The fifth round proved to be the bouts most pivotal. Unable to impose his well, a frustrated Ortiz landed a vicious right hand to the back of Lopez’s head. Lopez was given time to recover, and seemed more determined than ever when action resumed. As the fighters violently exchanged, it was Ortiz who had doubt follow him to his corner.


Lopez began digging to Ortiz’s body. Ortiz responded by jabbing and charging, but his aggression again left him vulnerable to Lopez’s straight right and looping left hook.


At the bout’s midway point cameras caught Ortiz’s corner asking if he was OK, as well as the uneasiness seen at ringside by Oscar De La Hoya and Canelo Alvarez.

The second half of the fight began to tilt the ring in favor of the evening’s “David” vs Ortiz’s “Goliath”. Not only was the smaller opponent willing to trade, but after tasting leather he asked Ortiz for more. Lopez was now coming forward with belief.

The Ortiz jab momentarily righted his ship; however, Lopez’s well timed uppercuts kept him afloat. Ortiz kept his composure and, for a moment, settled for the realization that he’d have to box his way to a victory.


Round nine began with a lead left by Lopez, which was all it took to entice Ortiz to trade. Ortiz began to rip shots to Lopez’s body, and a straight left seemed to hurt Lopez but he returned a left hook that caught Ortiz with his mouth open. That blow turned out to be the punch that would end the fight.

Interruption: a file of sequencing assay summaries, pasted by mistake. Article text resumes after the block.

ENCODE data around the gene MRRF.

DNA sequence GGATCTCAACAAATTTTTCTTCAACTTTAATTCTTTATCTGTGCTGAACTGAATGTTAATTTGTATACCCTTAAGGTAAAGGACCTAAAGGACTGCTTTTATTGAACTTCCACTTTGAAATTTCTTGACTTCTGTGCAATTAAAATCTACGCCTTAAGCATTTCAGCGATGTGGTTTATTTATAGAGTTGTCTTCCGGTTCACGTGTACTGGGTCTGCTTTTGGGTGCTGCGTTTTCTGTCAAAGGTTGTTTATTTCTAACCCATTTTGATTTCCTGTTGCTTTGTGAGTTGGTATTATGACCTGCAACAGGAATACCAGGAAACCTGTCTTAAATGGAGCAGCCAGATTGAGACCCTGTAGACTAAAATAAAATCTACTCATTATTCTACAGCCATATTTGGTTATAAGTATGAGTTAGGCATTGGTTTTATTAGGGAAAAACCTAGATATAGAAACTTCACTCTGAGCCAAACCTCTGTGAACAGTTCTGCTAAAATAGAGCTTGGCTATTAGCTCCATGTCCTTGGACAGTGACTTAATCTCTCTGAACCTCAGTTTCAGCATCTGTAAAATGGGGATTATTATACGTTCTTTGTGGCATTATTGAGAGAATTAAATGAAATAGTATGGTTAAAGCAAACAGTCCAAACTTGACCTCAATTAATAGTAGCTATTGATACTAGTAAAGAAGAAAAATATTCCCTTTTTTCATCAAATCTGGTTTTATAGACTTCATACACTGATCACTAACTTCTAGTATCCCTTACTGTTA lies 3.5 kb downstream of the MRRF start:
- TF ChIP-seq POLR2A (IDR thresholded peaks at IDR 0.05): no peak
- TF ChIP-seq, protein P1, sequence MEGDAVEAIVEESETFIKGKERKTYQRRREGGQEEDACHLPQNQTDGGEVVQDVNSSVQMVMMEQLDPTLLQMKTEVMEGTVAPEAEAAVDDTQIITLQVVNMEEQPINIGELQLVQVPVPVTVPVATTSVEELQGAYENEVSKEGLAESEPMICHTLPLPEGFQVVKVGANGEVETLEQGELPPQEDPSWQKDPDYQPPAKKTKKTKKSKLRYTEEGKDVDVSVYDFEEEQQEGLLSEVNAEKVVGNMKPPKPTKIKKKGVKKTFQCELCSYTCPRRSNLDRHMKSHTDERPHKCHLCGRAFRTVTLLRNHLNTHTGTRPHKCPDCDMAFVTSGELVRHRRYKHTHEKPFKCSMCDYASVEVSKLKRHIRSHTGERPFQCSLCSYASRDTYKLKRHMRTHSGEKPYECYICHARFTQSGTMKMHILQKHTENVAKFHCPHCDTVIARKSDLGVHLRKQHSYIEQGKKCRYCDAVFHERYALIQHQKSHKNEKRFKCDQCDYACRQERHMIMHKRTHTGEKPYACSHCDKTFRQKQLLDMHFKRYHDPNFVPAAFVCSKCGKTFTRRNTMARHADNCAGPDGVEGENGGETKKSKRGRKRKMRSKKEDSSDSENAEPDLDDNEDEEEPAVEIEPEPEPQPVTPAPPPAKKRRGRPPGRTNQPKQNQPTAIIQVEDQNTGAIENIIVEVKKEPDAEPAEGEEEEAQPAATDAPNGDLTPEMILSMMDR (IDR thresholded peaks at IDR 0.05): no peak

A crowd braced for the championship rounds were instead left in awe by the fact the bout was waved off. Victor Ortiz complained in his corner that his jaw broken. He was no longer able to bite down on his mouthpiece, or willing to put his health in jeopardy for a sport that he never really felt was worth a career/life-long commitment.


The fight was over and Josesito Lopez had a career-best victory that defined more about his opponent than himself. He upset the apple-cart for Ortiz, Canelo, Golden Boy Promotions, and Showtime PPV. Unfortunately his quantum leap into the welterweight division won’t likely warrant him the right to face Alvarez, who would simply be too big of an opponent for anyone to buy.



Larry Merchant coined boxing as the “theater of the unexpected”.  On Saturday Night, Josesito Lopez reminded us why continue to buy tickets and thumb through PlayBills.